|Wrinkled Flowers Resemble Crepe Paper|
It seems to be a very hardy, disease and insect resistant species. Just as I'm anxious for my Azaleas to bloom in the Spring, I am for my Crepe Myrtle to bloom in late Summer. They also produce a wonderful, light, sweet fragrance. This light pink color seems to be most prominent and the norm in this area of the Eastern US (Pennsylvania). I do however see darker pinks hinging more toward purple as well from time to time and long to get my hands on one of them. I suppose I'll have to order one online as I'm not finding the purple varieties in the local garden centers.
If you have the space or want a showy shrub (tree) that blooms when little else does, consider a Crepe Myrtle. It blooms much longer than Azaleas and faded, initial blooms can be snipped to promote another, although less brilliant bout of blooming.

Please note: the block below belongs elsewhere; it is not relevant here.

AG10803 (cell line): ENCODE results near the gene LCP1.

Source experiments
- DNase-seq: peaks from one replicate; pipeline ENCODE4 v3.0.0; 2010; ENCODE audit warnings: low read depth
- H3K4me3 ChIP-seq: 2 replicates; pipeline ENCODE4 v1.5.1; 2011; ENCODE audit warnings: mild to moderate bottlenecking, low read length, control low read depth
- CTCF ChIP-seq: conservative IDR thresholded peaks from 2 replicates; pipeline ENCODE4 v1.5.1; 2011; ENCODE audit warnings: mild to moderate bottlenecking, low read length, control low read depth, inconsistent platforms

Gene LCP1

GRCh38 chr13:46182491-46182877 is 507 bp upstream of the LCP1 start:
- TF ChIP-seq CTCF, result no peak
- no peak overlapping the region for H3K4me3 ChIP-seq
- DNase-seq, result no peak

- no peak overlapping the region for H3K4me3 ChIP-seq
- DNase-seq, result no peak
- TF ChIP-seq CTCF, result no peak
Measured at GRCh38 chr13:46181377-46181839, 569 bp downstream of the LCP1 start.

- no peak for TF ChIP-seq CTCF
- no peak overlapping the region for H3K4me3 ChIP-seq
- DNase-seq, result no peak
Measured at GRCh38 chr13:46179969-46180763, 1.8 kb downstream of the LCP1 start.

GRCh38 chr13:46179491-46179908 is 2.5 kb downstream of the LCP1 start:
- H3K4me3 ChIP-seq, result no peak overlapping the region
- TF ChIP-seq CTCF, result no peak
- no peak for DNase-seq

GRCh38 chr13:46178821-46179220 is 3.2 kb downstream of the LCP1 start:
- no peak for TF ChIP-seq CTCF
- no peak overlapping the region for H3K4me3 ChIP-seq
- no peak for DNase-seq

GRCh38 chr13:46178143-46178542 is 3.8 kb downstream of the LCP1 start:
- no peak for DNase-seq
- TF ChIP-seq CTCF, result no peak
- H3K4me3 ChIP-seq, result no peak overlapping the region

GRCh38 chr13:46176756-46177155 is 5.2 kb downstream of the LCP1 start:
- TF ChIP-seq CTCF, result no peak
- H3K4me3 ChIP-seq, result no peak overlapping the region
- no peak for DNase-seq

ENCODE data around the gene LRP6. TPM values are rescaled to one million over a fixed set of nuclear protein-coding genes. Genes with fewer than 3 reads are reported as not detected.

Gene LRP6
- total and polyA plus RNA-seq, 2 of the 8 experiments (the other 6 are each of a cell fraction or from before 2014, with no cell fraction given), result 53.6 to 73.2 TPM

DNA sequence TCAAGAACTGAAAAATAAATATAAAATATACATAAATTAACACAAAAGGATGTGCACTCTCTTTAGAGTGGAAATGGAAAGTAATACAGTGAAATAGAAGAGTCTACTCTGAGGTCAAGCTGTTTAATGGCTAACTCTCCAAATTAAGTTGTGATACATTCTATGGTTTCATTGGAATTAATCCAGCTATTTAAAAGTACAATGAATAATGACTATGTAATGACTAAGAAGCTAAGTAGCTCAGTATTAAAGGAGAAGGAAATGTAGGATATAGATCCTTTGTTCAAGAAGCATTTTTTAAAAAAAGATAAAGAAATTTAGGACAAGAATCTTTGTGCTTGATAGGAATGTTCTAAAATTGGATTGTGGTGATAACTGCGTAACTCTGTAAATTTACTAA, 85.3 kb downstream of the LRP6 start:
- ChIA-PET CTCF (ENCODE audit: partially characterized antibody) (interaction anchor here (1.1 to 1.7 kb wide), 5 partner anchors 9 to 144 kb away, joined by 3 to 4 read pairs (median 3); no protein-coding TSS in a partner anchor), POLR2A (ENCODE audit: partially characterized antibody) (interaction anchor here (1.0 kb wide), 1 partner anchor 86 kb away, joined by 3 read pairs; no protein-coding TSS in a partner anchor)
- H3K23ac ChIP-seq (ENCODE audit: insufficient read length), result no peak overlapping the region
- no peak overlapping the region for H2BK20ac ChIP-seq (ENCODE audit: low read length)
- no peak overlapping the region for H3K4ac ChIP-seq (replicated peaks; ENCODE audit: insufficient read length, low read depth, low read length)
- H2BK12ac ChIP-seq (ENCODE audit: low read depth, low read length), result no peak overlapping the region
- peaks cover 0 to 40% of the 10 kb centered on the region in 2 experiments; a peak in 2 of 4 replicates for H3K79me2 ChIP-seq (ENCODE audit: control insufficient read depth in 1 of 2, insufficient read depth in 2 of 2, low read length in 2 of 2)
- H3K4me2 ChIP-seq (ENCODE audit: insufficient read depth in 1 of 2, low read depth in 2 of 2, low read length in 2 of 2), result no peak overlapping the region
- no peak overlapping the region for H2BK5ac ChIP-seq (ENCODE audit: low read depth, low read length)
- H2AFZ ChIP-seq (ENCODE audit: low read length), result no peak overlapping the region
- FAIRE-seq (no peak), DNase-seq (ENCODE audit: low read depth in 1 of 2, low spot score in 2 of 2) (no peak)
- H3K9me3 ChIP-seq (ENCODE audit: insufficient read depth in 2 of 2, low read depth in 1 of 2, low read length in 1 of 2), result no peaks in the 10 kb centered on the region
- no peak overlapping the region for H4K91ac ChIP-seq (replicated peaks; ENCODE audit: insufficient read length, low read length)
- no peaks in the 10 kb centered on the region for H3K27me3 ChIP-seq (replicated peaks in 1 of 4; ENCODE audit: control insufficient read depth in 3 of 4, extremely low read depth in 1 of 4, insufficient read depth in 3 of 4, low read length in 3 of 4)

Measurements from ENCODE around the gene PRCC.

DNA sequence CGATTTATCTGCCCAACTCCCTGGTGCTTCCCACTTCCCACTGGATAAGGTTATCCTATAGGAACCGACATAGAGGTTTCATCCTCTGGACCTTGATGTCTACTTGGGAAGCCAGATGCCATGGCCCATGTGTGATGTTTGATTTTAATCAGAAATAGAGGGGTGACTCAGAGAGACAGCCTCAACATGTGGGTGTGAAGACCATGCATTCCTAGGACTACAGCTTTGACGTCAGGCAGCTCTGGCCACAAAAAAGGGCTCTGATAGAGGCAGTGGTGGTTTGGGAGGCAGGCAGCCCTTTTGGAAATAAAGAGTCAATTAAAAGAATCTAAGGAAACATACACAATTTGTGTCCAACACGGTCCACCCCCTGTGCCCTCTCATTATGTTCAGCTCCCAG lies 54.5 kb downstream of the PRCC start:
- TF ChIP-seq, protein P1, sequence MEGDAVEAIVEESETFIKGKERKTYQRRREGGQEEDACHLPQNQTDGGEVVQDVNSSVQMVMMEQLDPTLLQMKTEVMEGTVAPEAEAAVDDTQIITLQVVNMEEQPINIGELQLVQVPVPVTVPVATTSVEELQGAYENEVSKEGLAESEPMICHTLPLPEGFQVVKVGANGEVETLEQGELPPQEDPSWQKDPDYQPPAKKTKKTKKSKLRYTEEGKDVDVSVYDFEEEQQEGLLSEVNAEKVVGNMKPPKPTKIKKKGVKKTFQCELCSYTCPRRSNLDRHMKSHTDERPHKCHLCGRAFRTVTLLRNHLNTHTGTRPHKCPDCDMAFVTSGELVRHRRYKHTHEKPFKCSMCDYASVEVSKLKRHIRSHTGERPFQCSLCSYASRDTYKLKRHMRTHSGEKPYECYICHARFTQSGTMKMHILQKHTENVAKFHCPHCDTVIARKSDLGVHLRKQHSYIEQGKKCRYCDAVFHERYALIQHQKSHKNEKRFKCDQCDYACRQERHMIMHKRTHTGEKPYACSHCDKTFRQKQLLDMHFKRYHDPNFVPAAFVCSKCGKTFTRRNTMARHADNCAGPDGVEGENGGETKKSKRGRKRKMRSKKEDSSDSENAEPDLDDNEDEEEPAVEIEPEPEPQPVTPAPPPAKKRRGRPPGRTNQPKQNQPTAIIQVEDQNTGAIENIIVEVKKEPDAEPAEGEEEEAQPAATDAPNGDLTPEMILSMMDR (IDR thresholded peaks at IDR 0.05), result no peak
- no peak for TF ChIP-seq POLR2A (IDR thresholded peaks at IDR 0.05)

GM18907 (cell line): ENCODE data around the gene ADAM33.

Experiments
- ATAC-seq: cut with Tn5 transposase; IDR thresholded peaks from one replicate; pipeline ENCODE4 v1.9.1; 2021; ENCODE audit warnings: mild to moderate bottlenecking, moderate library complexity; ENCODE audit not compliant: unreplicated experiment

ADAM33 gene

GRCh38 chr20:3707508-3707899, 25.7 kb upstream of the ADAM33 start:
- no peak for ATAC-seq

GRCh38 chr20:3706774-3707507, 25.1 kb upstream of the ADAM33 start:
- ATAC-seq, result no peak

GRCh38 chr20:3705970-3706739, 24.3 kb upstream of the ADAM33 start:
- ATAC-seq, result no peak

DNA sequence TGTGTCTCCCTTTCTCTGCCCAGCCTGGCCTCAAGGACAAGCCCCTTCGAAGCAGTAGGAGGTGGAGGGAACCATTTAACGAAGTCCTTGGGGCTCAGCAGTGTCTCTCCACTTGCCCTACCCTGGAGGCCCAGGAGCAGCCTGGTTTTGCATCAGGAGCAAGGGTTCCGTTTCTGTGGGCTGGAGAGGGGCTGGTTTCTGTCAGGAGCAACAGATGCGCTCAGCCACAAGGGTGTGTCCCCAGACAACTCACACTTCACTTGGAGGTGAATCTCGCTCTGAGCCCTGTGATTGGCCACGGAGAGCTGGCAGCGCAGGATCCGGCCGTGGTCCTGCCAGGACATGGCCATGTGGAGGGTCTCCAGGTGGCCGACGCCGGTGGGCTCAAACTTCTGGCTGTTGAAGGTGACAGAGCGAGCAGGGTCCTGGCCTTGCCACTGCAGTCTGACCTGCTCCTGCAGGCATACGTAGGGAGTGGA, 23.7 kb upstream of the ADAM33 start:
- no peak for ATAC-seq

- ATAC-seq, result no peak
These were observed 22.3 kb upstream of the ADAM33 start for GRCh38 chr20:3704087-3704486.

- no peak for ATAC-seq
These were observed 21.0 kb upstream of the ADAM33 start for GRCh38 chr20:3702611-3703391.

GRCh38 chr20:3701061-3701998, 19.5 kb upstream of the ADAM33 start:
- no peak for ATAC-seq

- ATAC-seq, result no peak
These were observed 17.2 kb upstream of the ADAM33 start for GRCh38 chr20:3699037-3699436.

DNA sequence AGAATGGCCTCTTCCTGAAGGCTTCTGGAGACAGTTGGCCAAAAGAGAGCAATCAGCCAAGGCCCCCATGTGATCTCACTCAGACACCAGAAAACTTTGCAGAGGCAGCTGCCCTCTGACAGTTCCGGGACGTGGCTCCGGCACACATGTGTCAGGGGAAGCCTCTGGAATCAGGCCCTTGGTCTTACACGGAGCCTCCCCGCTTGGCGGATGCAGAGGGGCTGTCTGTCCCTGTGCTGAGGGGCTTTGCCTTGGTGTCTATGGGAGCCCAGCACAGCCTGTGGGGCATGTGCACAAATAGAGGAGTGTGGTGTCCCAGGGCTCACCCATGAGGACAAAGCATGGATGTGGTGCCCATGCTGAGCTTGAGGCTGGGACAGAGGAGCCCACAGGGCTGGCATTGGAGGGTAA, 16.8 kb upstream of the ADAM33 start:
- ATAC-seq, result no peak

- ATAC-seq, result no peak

Plant them in the Fall or early Spring although they seem to be easier to find at merchants during fall planting time. Prune with care as they bloom on their new growth and too much pruning may develop spindly branches that can not support the weight of the large blooms. I have yet to prune mine and am thrilled with its shape and display of flowers, so a natural growth habit and shape has been most successful for me. You can prune lower branches however to help push the growth toward the top and keep the bottom looking more trunk-like and tidy.
|Color while little other shrubs are in bloom. |
Other current, blooming shrubs are Rose of Sharon
Go ahead and plant a Crepe Myrtle. You won't be disappointed with this wonderful, landscape addition!